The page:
Good News (Sort of) Regarding HRAs in San Francisco

Posted by Ed Fensholt on January 8, 2014 | Be the First to Comment

San Francisco authorities have partially reinvigorated—albeit at the eleventh hour—the use of health reimbursement accounts (HRAs) as a way to satisfy the San Francisco Health Care Security Ordinance (HCSO) for 2014 and beyond.  

For the first time, the City will permit employers to use HRAs offering only “excepted benefits” (for example, dental, vision, long-term care, fixed indemnity and critical illness coverage) as a vehicle for meeting the employers’ HCSO obligations. This is good news for employers who have used HRAs to satisfy the HCSO in the past, but were concerned about their ability to do so in the future.  

However, this pleasant surprise is tempered by rather significant complexity, particularly with respect to employees averaging more than 20 hours per week in the city or county of San Francisco (collectively, “San Francisco”). 

Let me explain.  

Dealing with the HCSO, Pre-ACA 

Many employers doing business in San Francisco have to deal with the HCSO, which requires covered employers to make “healthcare expenditures” on behalf of employees averaging as few as eight hours per week there, well below the 30-hours-per-week threshold under the Affordable Care Act (ACA), the federal health reform law.  

HCSO-required expenditures are determined quarterly for each HCSO-covered employee. The calculation considers both the employer’s size and the number of hours the employee worked in San Francisco for the relevant calendar quarter.  

Prior to 2014 many employers, particularly those with hourly employees whose hours fluctuated from pay period to pay period, met their obligation under the HCSO by crediting their required expenditure amounts to stand-alone HRAs for the benefit of covered employees.

The beauty of this approach (at least for the employer) was that HRA amounts were mere bookkeeping entries and the employer never actually contributed to the HRA until a claim was paid. More often than not, the employee made few if any claims against the HRA and then forfeited the HRA benefit shortly after terminating employment. The employer therefore never truly paid benefits equal to its required healthcare expenditures.  

Per Usual, ACA Complicates Matters 

The ACA created problems for this approach. Under the ACA, stand-alone HRAs, like those used by San Francisco employers, are effectively dead after 2013, at least for active employees. The cause of death is the ACA’s prohibition of annual dollar limits on essential health benefits. HRAs, by their nature as account-based plans, cannot comply with the prohibition. HRAs for active employees survive after 2013, if at all, only if they are considered “integrated” with group health plan coverage.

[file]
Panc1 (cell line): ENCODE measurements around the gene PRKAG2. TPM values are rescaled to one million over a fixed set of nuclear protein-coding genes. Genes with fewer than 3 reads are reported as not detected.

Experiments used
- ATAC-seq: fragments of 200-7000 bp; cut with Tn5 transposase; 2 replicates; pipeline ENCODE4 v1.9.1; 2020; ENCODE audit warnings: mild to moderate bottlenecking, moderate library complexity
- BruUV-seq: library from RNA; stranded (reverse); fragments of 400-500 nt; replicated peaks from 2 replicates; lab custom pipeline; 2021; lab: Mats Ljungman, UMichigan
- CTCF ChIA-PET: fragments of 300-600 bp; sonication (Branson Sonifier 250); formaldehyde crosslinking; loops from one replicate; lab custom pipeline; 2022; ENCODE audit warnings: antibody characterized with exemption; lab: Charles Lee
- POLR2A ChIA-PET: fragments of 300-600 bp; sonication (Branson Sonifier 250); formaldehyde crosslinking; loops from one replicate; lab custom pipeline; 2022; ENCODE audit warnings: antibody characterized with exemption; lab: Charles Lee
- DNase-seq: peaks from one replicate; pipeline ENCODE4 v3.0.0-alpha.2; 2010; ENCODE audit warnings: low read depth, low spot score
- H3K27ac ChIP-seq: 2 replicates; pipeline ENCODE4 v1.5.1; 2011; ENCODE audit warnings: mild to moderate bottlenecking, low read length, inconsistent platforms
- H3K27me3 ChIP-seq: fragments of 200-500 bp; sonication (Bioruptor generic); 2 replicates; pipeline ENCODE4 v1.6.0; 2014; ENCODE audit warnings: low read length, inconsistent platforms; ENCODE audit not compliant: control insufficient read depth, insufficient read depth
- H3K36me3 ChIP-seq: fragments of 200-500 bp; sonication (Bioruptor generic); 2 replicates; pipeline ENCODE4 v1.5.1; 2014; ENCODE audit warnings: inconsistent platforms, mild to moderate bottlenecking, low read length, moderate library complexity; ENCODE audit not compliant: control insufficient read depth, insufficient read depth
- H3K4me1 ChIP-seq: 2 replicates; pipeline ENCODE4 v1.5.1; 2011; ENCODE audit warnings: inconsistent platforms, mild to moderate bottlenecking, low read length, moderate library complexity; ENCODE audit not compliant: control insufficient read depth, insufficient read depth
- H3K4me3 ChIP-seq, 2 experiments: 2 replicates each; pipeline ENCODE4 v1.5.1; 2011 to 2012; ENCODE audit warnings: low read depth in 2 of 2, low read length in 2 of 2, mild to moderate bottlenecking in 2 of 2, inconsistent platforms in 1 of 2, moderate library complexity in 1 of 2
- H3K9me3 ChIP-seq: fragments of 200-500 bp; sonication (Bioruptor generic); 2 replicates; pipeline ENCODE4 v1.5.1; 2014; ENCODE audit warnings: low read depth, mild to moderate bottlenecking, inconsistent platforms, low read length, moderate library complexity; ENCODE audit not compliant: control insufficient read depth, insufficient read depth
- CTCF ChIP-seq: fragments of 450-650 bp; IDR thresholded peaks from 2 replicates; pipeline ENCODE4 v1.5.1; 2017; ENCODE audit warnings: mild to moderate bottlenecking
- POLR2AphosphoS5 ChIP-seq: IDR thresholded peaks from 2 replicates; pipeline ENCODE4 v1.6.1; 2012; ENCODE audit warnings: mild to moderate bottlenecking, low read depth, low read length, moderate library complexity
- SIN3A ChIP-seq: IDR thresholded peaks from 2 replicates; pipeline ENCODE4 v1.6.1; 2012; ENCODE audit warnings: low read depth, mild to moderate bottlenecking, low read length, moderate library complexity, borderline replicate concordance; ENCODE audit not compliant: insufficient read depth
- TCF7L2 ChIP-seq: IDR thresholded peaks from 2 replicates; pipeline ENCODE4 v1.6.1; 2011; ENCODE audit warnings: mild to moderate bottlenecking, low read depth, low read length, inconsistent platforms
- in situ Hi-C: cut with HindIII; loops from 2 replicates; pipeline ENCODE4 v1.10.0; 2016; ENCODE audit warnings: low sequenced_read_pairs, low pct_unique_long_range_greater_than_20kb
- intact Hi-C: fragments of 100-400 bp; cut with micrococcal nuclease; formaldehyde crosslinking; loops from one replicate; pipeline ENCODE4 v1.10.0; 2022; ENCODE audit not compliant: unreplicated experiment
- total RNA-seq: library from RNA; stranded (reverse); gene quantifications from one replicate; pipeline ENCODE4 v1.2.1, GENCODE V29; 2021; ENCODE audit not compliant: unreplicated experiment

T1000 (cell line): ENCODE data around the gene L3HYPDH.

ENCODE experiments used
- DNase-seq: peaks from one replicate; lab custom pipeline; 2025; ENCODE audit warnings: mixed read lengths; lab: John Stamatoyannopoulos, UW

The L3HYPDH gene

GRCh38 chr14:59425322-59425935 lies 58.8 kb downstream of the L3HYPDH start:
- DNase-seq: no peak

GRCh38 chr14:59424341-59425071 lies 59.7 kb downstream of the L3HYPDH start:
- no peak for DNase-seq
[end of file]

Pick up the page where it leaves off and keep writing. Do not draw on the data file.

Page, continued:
Under the ACA, there is another route to exemption for an HRA: supplying only “excepted benefits,” such as typical dental or vision coverage, because excepted benefits are not subject to the prohibition on dollar limits. In previous guidance, however, San Francisco authorities said that an HRA can’t be used satisfy an HCSO obligation unless the HRA reimburses a much broader group of healthcare expenses.   

This conflict between what the ACA allows, and what the HCSO required under its previous guidance, forced employers to consider other, more expensive options for meeting their HCSO obligations for 2014 and beyond. But now all that has changed, albeit with some restrictions and complexity. 

The New Ruling…and its Conditions 

San Francisco will permit employers to use an HRA to meet their HCSO expenditure obligation for periods after 2013, even if the HRA provides coverage only for “excepted benefits.” San Francisco authorities say the term “excepted benefits” has the same meaning it has under federal law. Thus, the term includes most limited scope dental and vision coverage, accident and disability coverage, critical illness coverage, hospital or other fixed indemnity coverage, and coverage for long-term or nursing home care, home health and community-based care, as well as a hodgepodge of other ancillary coverage. 

At first blush this looks like great news: employers may use HRAs offering, for example, only dental and vision coverage to satisfy their HCSO obligations. And when the employee terminates employment with a positive HRA balance, the employer may terminate the coverage (subject to COBRA, for larger employers) and never truly spend an amount equal to its HCSO obligation.  

Oh, if only it was that easy.